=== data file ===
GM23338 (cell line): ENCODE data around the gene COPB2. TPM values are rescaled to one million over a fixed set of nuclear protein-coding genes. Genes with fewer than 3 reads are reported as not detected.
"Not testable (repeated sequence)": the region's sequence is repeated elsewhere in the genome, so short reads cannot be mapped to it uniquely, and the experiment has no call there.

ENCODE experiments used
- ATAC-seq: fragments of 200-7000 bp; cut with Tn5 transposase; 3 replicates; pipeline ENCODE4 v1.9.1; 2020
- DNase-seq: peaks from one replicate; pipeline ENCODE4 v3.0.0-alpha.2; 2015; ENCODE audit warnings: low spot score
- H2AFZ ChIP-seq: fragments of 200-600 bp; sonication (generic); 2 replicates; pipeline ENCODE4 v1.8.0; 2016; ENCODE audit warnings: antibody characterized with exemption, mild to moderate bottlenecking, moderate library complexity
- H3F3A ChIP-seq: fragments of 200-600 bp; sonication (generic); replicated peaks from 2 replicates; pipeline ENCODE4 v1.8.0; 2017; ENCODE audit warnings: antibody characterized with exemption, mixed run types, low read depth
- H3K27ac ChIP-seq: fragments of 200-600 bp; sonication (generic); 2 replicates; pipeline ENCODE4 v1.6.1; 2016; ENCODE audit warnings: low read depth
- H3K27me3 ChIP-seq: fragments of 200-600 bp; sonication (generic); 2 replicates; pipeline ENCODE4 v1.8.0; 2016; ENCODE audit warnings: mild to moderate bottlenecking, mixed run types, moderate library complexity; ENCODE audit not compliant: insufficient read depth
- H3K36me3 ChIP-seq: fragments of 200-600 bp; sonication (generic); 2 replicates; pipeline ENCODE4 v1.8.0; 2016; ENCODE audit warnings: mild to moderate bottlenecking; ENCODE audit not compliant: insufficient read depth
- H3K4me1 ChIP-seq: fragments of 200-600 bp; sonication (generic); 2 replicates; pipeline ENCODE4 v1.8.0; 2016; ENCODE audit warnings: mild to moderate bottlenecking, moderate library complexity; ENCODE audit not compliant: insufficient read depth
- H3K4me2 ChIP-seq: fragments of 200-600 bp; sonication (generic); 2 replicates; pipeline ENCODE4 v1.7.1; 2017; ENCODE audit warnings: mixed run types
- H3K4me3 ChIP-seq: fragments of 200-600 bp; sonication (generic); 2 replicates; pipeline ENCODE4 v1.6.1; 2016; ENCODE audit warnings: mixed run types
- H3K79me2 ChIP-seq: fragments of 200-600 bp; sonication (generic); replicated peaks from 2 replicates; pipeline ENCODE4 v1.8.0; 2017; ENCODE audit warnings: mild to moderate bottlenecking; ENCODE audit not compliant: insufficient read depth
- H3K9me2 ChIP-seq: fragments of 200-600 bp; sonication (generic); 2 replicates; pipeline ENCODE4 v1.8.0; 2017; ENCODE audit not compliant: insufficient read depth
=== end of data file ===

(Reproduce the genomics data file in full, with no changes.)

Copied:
GM23338 (cell line): ENCODE data around the gene COPB2. TPM values are rescaled to one million over a fixed set of nuclear protein-coding genes. Genes with fewer than 3 reads are reported as not detected.
"Not testable (repeated sequence)": the region's sequence is repeated elsewhere in the genome, so short reads cannot be mapped to it uniquely, and the experiment has no call there.

ENCODE experiments used
- ATAC-seq: fragments of 200-7000 bp; cut with Tn5 transposase; 3 replicates; pipeline ENCODE4 v1.9.1; 2020
- DNase-seq: peaks from one replicate; pipeline ENCODE4 v3.0.0-alpha.2; 2015; ENCODE audit warnings: low spot score
- H2AFZ ChIP-seq: fragments of 200-600 bp; sonication (generic); 2 replicates; pipeline ENCODE4 v1.8.0; 2016; ENCODE audit warnings: antibody characterized with exemption, mild to moderate bottlenecking, moderate library complexity
- H3F3A ChIP-seq: fragments of 200-600 bp; sonication (generic); replicated peaks from 2 replicates; pipeline ENCODE4 v1.8.0; 2017; ENCODE audit warnings: antibody characterized with exemption, mixed run types, low read depth
- H3K27ac ChIP-seq: fragments of 200-600 bp; sonication (generic); 2 replicates; pipeline ENCODE4 v1.6.1; 2016; ENCODE audit warnings: low read depth
- H3K27me3 ChIP-seq: fragments of 200-600 bp; sonication (generic); 2 replicates; pipeline ENCODE4 v1.8.0; 2016; ENCODE audit warnings: mild to moderate bottlenecking, mixed run types, moderate library complexity; ENCODE audit not compliant: insufficient read depth
- H3K36me3 ChIP-seq: fragments of 200-600 bp; sonication (generic); 2 replicates; pipeline ENCODE4 v1.8.0; 2016; ENCODE audit warnings: mild to moderate bottlenecking; ENCODE audit not compliant: insufficient read depth
- H3K4me1 ChIP-seq: fragments of 200-600 bp; sonication (generic); 2 replicates; pipeline ENCODE4 v1.8.0; 2016; ENCODE audit warnings: mild to moderate bottlenecking, moderate library complexity; ENCODE audit not compliant: insufficient read depth
- H3K4me2 ChIP-seq: fragments of 200-600 bp; sonication (generic); 2 replicates; pipeline ENCODE4 v1.7.1; 2017; ENCODE audit warnings: mixed run types
- H3K4me3 ChIP-seq: fragments of 200-600 bp; sonication (generic); 2 replicates; pipeline ENCODE4 v1.6.1; 2016; ENCODE audit warnings: mixed run types
- H3K79me2 ChIP-seq: fragments of 200-600 bp; sonication (generic); replicated peaks from 2 replicates; pipeline ENCODE4 v1.8.0; 2017; ENCODE audit warnings: mild to moderate bottlenecking; ENCODE audit not compliant: insufficient read depth
- H3K9me2 ChIP-seq: fragments of 200-600 bp; sonication (generic); 2 replicates; pipeline ENCODE4 v1.8.0; 2017; ENCODE audit not compliant: insufficient read depth